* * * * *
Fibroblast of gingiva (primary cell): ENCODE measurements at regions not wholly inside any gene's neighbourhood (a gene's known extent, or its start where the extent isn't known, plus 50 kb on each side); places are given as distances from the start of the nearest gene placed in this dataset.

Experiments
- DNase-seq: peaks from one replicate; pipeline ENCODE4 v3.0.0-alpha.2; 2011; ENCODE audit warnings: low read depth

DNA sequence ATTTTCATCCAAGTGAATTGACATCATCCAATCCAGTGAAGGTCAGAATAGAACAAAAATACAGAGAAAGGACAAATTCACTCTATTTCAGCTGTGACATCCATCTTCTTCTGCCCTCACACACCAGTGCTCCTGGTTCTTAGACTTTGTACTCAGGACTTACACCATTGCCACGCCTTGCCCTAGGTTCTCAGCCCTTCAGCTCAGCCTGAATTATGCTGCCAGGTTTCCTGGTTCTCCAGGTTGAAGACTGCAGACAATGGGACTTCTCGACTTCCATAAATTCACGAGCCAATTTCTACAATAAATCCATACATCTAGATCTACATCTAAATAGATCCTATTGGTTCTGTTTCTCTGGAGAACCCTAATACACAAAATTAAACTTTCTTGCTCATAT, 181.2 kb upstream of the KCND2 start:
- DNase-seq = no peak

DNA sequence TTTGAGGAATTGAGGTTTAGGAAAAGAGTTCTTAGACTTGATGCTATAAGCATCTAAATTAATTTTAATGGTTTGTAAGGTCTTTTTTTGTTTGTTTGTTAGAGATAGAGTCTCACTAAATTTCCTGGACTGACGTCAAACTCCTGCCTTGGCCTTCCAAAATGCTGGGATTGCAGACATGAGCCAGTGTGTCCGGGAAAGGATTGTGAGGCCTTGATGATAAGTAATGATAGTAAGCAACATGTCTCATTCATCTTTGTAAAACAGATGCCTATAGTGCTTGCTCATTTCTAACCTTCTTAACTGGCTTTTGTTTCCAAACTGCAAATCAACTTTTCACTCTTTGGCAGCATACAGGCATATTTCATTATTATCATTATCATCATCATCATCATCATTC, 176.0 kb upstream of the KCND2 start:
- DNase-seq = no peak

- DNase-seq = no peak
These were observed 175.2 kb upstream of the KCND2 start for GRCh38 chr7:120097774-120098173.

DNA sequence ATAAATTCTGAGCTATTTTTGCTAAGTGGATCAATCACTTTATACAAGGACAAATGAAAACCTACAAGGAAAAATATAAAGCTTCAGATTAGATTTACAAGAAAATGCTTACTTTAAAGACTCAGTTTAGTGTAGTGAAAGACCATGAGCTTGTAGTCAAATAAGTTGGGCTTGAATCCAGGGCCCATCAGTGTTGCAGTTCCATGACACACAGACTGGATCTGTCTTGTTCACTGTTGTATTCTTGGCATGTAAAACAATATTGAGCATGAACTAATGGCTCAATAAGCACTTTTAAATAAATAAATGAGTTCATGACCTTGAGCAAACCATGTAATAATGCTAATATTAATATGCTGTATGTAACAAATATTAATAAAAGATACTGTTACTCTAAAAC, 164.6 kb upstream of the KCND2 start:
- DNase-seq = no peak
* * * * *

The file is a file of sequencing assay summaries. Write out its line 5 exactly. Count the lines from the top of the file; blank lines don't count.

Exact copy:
- DNase-seq = no peak